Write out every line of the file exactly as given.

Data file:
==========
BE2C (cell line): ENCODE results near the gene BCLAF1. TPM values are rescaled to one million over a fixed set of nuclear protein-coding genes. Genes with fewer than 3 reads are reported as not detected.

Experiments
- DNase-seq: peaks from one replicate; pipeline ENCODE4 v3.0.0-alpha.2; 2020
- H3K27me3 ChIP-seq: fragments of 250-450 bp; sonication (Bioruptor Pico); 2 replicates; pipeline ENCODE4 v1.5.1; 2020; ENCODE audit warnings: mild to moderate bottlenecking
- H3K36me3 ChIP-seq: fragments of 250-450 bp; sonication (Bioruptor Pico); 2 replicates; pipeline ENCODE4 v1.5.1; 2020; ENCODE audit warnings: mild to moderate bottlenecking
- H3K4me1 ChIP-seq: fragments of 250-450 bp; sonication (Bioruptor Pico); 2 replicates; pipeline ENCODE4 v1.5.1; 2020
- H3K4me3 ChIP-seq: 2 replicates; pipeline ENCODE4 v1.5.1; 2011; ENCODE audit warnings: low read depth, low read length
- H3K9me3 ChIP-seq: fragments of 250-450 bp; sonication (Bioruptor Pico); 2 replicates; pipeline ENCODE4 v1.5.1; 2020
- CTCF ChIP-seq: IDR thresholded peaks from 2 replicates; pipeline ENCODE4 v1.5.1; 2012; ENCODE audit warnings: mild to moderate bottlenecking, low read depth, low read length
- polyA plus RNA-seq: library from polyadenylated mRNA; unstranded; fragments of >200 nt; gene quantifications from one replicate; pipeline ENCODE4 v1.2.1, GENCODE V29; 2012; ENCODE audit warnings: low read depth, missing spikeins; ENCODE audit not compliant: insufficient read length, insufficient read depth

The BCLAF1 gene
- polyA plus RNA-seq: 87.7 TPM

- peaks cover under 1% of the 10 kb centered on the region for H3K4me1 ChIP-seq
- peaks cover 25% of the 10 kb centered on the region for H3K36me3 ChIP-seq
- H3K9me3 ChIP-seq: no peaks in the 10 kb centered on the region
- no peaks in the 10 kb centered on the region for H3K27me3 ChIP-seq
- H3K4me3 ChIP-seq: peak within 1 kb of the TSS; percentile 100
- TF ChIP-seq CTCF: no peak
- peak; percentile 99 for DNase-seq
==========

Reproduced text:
BE2C (cell line): ENCODE results near the gene BCLAF1. TPM values are rescaled to one million over a fixed set of nuclear protein-coding genes. Genes with fewer than 3 reads are reported as not detected.

Experiments
- DNase-seq: peaks from one replicate; pipeline ENCODE4 v3.0.0-alpha.2; 2020
- H3K27me3 ChIP-seq: fragments of 250-450 bp; sonication (Bioruptor Pico); 2 replicates; pipeline ENCODE4 v1.5.1; 2020; ENCODE audit warnings: mild to moderate bottlenecking
- H3K36me3 ChIP-seq: fragments of 250-450 bp; sonication (Bioruptor Pico); 2 replicates; pipeline ENCODE4 v1.5.1; 2020; ENCODE audit warnings: mild to moderate bottlenecking
- H3K4me1 ChIP-seq: fragments of 250-450 bp; sonication (Bioruptor Pico); 2 replicates; pipeline ENCODE4 v1.5.1; 2020
- H3K4me3 ChIP-seq: 2 replicates; pipeline ENCODE4 v1.5.1; 2011; ENCODE audit warnings: low read depth, low read length
- H3K9me3 ChIP-seq: fragments of 250-450 bp; sonication (Bioruptor Pico); 2 replicates; pipeline ENCODE4 v1.5.1; 2020
- CTCF ChIP-seq: IDR thresholded peaks from 2 replicates; pipeline ENCODE4 v1.5.1; 2012; ENCODE audit warnings: mild to moderate bottlenecking, low read depth, low read length
- polyA plus RNA-seq: library from polyadenylated mRNA; unstranded; fragments of >200 nt; gene quantifications from one replicate; pipeline ENCODE4 v1.2.1, GENCODE V29; 2012; ENCODE audit warnings: low read depth, missing spikeins; ENCODE audit not compliant: insufficient read length, insufficient read depth

The BCLAF1 gene
- polyA plus RNA-seq: 87.7 TPM

- peaks cover under 1% of the 10 kb centered on the region for H3K4me1 ChIP-seq
- peaks cover 25% of the 10 kb centered on the region for H3K36me3 ChIP-seq
- H3K9me3 ChIP-seq: no peaks in the 10 kb centered on the region
- no peaks in the 10 kb centered on the region for H3K27me3 ChIP-seq
- H3K4me3 ChIP-seq: peak within 1 kb of the TSS; percentile 100
- TF ChIP-seq CTCF: no peak
- peak; percentile 99 for DNase-seq